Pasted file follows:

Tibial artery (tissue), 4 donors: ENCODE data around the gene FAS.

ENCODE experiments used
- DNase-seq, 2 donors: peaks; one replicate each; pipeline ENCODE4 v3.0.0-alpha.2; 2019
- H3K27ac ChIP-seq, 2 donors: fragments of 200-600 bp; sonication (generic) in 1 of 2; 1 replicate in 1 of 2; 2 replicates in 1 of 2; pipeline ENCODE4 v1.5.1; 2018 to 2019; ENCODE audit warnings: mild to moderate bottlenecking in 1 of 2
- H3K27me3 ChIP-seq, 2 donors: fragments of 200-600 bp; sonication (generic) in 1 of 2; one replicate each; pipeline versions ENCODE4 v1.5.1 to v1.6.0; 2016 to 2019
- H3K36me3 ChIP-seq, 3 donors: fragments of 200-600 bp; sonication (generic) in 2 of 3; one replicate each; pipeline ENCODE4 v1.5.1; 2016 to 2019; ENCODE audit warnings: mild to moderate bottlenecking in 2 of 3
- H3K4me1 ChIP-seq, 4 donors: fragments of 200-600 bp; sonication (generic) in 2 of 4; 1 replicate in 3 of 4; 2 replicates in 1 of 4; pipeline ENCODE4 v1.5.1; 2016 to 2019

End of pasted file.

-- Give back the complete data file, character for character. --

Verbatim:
Tibial artery (tissue), 4 donors: ENCODE data around the gene FAS.

ENCODE experiments used
- DNase-seq, 2 donors: peaks; one replicate each; pipeline ENCODE4 v3.0.0-alpha.2; 2019
- H3K27ac ChIP-seq, 2 donors: fragments of 200-600 bp; sonication (generic) in 1 of 2; 1 replicate in 1 of 2; 2 replicates in 1 of 2; pipeline ENCODE4 v1.5.1; 2018 to 2019; ENCODE audit warnings: mild to moderate bottlenecking in 1 of 2
- H3K27me3 ChIP-seq, 2 donors: fragments of 200-600 bp; sonication (generic) in 1 of 2; one replicate each; pipeline versions ENCODE4 v1.5.1 to v1.6.0; 2016 to 2019
- H3K36me3 ChIP-seq, 3 donors: fragments of 200-600 bp; sonication (generic) in 2 of 3; one replicate each; pipeline ENCODE4 v1.5.1; 2016 to 2019; ENCODE audit warnings: mild to moderate bottlenecking in 2 of 3
- H3K4me1 ChIP-seq, 4 donors: fragments of 200-600 bp; sonication (generic) in 2 of 4; 1 replicate in 3 of 4; 2 replicates in 1 of 4; pipeline ENCODE4 v1.5.1; 2016 to 2019